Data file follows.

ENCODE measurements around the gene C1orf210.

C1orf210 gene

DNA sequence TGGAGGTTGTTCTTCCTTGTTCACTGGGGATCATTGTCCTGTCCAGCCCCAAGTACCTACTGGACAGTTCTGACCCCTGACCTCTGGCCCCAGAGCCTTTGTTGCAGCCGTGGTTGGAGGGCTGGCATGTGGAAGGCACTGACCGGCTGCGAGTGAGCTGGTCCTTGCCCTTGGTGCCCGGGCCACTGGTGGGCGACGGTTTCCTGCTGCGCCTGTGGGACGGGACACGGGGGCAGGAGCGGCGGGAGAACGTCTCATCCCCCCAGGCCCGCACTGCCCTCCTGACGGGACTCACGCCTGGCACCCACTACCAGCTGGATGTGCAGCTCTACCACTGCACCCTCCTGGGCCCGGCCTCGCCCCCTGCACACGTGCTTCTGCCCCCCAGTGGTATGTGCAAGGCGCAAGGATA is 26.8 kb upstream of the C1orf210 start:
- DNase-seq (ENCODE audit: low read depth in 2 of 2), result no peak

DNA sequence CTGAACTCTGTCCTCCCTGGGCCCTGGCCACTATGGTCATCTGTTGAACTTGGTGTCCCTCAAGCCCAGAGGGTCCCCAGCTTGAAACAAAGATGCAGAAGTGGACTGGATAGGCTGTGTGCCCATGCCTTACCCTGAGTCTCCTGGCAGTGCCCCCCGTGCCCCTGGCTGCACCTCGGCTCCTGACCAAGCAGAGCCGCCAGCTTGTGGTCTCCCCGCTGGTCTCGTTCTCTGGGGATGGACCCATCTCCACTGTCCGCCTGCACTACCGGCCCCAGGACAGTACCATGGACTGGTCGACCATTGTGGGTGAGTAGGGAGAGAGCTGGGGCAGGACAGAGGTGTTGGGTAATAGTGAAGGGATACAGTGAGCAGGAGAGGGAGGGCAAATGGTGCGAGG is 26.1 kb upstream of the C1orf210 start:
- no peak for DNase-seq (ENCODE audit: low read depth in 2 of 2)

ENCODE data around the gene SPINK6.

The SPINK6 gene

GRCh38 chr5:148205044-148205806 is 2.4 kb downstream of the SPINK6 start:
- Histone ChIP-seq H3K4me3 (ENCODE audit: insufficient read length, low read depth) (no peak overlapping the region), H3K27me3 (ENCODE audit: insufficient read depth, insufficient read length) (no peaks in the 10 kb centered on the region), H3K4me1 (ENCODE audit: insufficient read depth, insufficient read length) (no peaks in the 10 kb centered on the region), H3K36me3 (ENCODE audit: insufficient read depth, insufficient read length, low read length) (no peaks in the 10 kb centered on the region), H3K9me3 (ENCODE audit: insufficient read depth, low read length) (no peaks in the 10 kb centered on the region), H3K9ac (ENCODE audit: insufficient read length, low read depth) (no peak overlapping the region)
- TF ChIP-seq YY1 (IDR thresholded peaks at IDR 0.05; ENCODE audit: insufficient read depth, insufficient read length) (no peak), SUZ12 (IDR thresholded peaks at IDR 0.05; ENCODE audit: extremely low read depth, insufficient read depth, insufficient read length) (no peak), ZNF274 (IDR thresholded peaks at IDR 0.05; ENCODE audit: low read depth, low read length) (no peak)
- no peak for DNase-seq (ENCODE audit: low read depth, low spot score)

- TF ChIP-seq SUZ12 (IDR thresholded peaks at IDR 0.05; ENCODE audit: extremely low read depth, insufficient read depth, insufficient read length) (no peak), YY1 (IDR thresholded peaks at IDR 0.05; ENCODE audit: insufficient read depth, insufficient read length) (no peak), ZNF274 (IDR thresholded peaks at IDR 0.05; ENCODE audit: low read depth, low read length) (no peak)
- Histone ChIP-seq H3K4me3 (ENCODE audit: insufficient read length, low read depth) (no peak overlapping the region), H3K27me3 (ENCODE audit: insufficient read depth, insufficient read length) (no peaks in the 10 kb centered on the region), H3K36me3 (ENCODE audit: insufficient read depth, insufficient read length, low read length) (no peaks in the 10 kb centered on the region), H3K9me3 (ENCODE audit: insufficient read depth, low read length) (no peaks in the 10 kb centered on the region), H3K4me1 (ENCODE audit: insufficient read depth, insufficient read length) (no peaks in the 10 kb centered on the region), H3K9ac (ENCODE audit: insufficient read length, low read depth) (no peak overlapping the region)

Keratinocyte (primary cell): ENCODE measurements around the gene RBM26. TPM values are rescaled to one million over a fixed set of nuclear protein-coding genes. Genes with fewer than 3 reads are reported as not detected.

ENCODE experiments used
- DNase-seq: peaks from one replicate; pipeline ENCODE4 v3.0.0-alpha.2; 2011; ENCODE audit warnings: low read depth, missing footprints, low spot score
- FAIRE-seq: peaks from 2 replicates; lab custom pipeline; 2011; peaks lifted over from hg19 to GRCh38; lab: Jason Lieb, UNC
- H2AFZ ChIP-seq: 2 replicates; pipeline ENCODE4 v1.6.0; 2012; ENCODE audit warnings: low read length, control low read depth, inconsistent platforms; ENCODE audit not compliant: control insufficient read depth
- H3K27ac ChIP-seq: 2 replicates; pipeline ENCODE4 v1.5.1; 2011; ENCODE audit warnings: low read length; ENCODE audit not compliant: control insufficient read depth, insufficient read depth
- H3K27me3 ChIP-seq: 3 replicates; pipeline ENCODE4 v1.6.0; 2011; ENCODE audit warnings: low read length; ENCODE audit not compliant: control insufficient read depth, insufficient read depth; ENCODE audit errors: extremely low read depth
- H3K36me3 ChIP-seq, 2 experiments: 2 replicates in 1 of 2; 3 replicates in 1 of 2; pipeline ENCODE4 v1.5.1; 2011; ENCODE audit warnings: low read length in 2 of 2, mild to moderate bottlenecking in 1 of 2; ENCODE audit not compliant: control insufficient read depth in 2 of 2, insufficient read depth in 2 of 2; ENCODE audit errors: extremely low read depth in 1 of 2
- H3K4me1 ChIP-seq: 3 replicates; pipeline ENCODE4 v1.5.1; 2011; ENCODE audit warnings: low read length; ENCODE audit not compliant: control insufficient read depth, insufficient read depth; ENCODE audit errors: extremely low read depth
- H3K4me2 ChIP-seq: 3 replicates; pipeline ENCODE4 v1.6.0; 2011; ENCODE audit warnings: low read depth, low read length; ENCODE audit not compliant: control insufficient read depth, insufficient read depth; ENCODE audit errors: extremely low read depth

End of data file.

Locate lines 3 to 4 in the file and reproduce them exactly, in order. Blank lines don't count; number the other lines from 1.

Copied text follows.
DNA sequence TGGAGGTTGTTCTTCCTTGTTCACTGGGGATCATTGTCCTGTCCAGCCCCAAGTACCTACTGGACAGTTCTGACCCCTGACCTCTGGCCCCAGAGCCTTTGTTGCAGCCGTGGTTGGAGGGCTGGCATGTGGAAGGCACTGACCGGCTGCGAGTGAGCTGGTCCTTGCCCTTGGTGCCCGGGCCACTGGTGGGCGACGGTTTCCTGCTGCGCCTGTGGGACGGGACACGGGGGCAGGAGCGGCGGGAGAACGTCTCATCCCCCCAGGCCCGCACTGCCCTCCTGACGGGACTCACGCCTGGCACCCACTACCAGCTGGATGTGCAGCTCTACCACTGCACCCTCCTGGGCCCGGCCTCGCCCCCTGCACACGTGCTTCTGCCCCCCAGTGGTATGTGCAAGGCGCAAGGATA is 26.8 kb upstream of the C1orf210 start:
- DNase-seq (ENCODE audit: low read depth in 2 of 2), result no peak